This month, in what felt like the legislative culmination of months of activism through the #MeToo and Time’s Up movements, Senators Kamala Harris (D-CA) and Lisa Murkowski (R-AK) introduced the Ending the Monopoly of Power Over Workplace harassment through Education and Reporting Act, or the EMPOWER Act.
In a press release after the bill was introduced, Harris said that “the culture of fear and silence created by perpetrators of sexual harassment in the workplace has existed for far too long and must come to an end. It’s time to address the gaps in our laws that allow this misconduct to go unpunished and keep it in the shadows.”
The bipartisan bill represents an effort to protect women in the workplace by breaking down the power imbalance that often leads harassment to either go unreported or be buried within the files of companies that choose not to do anything about it. It’s a way to not only hold those responsible accountable, but to protect those who are most vulnerable.
The EMPOWER Act is already garnering widespread support from women’s and employee groups. The president of the National Partnership of Women and Families praised the bill for making “a meaningful difference for women, including those who face the largest power imbalances in the workplace, such as domestic workers, farm workers and restaurant and retail workers.”
The executive director of the National Employment Lawyers Association wrote in a statement that the group applauds Senators Harris and Murkowski for introducing this important legislation and “calls on every senator to help enact it into law.”
Perhaps the most publicized part of the bill is the removal of nondisclosure agreements as a tool to silence victims and allow for harassment patterns to continue. When victims are forced to sign these agreements under threat of being forced into a long, expensive and arduous litigation, the predators are the ones being protected. In these cases, the abusers can’t be held civilly or criminally liable for their actions, and because their accusers can’t speak out, the abuse might continue.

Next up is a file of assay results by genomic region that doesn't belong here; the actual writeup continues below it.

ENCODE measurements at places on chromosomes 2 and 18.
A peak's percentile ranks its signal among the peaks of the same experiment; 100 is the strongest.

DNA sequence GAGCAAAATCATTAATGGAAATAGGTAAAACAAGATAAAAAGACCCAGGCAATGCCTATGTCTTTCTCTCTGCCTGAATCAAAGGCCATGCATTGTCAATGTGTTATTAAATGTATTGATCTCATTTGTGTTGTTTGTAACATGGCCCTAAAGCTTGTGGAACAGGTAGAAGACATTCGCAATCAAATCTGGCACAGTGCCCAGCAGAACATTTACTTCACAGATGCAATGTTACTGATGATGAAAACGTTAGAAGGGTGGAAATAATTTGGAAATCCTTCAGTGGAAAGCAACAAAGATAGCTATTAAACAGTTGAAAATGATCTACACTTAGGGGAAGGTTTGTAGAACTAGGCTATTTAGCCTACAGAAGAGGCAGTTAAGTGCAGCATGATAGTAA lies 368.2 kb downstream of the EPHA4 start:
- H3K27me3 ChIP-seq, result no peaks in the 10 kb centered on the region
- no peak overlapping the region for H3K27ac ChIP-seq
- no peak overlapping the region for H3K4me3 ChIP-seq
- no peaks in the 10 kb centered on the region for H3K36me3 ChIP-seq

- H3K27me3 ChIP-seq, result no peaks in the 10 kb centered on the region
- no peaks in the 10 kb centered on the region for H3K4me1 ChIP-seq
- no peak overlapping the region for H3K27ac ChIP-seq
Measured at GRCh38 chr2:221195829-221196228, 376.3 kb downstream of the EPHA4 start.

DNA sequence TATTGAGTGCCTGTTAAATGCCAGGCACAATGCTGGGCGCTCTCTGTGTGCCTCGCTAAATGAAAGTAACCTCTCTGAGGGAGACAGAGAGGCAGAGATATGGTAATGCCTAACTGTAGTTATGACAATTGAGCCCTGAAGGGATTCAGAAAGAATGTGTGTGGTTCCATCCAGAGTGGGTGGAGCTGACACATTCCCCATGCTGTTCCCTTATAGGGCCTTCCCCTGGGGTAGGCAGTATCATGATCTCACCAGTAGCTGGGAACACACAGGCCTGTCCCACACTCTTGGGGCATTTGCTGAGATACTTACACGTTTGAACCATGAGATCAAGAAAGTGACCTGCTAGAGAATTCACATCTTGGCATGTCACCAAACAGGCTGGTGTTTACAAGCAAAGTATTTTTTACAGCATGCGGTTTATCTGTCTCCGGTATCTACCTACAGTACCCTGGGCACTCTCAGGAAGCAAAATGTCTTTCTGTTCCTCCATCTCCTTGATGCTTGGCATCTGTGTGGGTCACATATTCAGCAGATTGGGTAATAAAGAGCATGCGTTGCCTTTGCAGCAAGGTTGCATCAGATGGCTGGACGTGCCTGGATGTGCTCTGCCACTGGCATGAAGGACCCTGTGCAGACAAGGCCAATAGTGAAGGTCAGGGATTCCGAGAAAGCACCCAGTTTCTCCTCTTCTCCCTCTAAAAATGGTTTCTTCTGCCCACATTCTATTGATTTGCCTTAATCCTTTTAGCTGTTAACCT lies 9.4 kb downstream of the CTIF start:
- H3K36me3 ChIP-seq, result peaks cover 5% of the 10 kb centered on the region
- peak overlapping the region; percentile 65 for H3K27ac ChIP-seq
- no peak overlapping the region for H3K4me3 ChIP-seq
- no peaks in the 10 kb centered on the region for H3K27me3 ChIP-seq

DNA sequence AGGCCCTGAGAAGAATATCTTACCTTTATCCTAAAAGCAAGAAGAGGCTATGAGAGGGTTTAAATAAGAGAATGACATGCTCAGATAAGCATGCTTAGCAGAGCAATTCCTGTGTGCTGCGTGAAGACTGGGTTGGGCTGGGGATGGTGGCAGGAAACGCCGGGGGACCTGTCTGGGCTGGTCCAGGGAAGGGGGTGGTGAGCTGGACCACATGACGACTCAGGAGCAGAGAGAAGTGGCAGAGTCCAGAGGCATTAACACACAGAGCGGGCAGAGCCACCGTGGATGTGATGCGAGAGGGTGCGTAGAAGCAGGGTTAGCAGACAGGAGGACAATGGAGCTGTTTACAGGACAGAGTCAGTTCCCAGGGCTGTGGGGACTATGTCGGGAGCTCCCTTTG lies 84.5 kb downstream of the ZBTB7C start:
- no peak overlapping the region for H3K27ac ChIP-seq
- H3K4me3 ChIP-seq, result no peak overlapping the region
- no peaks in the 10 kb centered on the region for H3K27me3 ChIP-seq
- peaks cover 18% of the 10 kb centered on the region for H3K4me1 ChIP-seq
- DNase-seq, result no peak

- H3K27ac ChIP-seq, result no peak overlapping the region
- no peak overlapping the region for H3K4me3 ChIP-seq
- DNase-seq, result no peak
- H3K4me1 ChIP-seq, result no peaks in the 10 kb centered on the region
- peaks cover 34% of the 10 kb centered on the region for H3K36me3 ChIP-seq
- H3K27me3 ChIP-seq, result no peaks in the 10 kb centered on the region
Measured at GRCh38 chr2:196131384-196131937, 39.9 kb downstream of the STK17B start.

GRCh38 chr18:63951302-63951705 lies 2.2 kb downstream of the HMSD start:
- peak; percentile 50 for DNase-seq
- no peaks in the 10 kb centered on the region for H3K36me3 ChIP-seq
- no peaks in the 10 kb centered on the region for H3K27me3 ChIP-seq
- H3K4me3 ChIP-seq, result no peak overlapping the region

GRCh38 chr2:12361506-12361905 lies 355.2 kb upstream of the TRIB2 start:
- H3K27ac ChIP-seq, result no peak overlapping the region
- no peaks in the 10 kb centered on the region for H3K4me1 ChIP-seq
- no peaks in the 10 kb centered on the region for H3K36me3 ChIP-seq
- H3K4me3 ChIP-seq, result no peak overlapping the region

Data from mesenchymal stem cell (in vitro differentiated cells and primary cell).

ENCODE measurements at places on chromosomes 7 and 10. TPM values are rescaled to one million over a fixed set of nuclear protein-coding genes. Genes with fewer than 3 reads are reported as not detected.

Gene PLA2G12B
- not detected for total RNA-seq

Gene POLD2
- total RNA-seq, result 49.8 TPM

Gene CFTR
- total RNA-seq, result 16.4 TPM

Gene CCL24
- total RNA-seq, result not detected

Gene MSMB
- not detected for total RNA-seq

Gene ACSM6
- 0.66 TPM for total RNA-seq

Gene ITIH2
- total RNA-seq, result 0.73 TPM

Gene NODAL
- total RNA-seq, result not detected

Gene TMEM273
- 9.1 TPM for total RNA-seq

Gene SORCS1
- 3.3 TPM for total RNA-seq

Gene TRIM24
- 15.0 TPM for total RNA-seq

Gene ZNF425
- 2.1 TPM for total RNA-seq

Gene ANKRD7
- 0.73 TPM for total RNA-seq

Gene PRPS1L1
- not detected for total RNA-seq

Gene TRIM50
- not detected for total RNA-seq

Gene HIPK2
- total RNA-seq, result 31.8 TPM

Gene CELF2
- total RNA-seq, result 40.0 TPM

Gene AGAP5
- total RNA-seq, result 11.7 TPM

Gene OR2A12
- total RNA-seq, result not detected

The widespread use of these agreements found increased public scrutiny after the revelations of harassment accusations of high-profile personalities such as Bill O’Reilly, Harvey Weinstein and Matt Lauer. The bill’s removal of NDAs as a requirement of victims of harassment in the workplace will allow them to have more power in the process of reporting their abuse and negotiating a settlement.
EMPOWER also attacks companies that allow systematic harassment in several ways. The establishment of a confidential tip-line for victims will supplement the formal complaint process through the Equal Employment Opportunity Commission, allowing authorities to track companies that display patterns of abusive behavior with no consequences.
Companies will be required to report settlement amounts related to workplace sexual harassment in filings with the Securities and Exchange Commission and will not be able to deduct expenses related to harassment litigation from their taxes.